OPPORTUNITY UPDATE: Inching Closer to ‘Victoria’ - sol 920-927,
September 1, 2006:
Opportunity is healthy and still 218 meters (715 feet) from “Victoria
Crater.” Over the weekend, the rover’s shoulder azimuth joint stalled
Opportunity was trying to start measurements on a trench it dug on Sol
919 (Aug. 25, 2006). Consequently, all weekend arm activities were
aborted, but remote science activities were executed as planned.
Beginning on Sol 923, rover arm diagnostic measurements were taken as
well as some remote sensing science. Results from the diagnostics
revealed neither cause nor any damage to the stalled joint. On Sol 924,
the arm performed flawlessly as Opportunity successfully completed the
activities originally planned for Sol 920. On Sols 925, 926 and 927
Opportunity collected more arm diagnostics (to ensure the stow before
drive would go smoothly) as well as completing all arm activities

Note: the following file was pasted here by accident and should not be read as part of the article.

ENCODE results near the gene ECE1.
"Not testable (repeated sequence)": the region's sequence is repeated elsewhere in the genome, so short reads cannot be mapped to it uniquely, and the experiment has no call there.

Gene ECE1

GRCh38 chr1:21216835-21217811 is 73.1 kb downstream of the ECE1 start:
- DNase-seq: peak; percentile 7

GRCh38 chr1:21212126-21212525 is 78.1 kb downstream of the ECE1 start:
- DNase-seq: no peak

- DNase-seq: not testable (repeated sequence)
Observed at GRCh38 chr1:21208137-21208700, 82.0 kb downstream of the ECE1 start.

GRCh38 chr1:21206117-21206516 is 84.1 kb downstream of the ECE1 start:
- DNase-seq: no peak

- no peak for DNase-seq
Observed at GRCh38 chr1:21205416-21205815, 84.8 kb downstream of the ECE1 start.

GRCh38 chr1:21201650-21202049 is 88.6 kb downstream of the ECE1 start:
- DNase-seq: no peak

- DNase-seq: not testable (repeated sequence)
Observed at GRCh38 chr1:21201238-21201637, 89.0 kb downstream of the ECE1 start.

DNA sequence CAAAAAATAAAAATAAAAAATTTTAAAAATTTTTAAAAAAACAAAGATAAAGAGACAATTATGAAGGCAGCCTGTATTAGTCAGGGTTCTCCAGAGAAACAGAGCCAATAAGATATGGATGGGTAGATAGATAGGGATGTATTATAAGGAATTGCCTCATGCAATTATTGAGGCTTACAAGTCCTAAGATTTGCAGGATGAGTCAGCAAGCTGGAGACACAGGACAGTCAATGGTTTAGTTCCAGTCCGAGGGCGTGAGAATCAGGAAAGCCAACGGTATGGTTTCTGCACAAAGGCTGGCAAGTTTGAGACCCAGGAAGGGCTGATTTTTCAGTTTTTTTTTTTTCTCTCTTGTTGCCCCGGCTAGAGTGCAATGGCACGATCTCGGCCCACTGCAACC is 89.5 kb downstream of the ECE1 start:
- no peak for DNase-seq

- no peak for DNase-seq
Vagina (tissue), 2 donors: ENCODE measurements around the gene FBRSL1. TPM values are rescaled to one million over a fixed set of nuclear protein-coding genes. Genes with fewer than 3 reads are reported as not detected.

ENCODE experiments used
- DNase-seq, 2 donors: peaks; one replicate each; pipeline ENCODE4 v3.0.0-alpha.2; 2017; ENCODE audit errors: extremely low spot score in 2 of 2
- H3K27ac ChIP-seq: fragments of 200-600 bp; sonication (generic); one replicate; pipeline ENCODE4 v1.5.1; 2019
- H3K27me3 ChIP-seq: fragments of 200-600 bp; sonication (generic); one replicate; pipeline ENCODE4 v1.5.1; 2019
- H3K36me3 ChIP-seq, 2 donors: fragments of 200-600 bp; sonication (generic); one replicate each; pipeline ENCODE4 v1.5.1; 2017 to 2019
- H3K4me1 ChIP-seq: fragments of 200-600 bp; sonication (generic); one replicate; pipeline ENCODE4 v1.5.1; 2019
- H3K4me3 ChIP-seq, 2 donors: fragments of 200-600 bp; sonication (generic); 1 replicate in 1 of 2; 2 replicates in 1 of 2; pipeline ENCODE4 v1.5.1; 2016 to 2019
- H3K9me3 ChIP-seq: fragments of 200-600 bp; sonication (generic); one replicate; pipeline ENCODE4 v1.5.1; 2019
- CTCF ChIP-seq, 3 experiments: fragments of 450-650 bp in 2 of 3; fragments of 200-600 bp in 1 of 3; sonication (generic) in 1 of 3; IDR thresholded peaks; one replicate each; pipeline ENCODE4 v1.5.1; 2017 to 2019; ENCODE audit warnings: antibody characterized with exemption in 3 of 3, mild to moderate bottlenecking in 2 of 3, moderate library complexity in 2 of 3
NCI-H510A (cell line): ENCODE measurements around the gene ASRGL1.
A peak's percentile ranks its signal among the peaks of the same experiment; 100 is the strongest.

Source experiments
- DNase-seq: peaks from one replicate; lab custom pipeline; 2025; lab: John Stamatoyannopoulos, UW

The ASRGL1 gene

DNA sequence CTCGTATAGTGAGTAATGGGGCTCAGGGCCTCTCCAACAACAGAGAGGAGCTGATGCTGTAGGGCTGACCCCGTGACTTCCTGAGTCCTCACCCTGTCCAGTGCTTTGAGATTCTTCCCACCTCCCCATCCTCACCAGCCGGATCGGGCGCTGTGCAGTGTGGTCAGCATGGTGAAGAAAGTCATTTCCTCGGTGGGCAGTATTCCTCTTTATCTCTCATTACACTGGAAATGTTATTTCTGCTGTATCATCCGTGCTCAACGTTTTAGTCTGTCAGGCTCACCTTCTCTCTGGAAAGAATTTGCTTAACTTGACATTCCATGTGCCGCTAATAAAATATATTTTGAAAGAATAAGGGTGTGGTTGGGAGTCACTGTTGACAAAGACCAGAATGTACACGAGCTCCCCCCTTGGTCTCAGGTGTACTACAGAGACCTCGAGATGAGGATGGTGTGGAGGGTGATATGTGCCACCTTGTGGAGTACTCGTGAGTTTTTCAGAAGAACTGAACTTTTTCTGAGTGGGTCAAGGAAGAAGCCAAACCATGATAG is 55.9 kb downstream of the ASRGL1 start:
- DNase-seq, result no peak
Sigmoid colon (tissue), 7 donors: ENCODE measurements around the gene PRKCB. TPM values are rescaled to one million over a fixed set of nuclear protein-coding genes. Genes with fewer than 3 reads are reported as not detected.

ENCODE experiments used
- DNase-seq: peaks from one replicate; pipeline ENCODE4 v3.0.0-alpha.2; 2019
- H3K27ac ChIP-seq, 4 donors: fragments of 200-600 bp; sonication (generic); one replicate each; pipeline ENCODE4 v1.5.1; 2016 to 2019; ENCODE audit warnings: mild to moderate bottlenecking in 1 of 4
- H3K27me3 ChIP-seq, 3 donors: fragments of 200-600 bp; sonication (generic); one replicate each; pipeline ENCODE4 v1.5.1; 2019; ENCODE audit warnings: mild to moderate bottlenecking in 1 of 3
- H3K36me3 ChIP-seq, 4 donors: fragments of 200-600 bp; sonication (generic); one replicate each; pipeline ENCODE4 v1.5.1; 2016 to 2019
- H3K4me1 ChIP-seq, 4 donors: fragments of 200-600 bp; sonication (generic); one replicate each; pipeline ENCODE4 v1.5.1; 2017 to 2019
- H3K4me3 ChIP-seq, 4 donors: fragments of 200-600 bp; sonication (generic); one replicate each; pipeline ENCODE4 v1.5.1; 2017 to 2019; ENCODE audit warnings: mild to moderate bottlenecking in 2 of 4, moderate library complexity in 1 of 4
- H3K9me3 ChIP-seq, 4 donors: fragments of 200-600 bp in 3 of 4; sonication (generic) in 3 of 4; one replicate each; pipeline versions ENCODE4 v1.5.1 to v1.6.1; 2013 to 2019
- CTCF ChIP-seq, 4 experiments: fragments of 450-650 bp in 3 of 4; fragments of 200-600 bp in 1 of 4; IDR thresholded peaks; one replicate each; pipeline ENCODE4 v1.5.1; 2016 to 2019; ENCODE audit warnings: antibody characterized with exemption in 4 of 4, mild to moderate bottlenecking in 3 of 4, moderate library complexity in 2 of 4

originally planned over the weekend.
Sol 920 (Aug. 26, 2006): Opportunity did a miniature thermal emission
spectrometer observation and other activities were aborted due to the
Sol 921: The rover took a panoramic camera image.
Sol 922: Opportunity used its panoramic camera and miniature thermal
Sol 923: The rover conducted arm diagnostics and took panoramic camera
and miniature thermal emission spectrometer observations.
Sol 924: Completing the activities originally planned for sol 920,
Opportunity took a microscopic image and did an alpha particle X-ray
Sol 925: The rover continued to do arm diagnostics and completed a
Moessbauer spectrometer observation - a completion of sol 921’s
originally planned activities.
Sol 926: Opportunity continued to do arm diagnostics and completed
activities originally planned for sol 922 by taking microscopic images
and using the Moessbauer spectrometer.
Sol 927: On this sol, the rover used its Moessbauer spectrometer.
As of sol 925 (August 31, 2006), Opportunity’s total odometry was
9,023.70 meters (5.61 miles).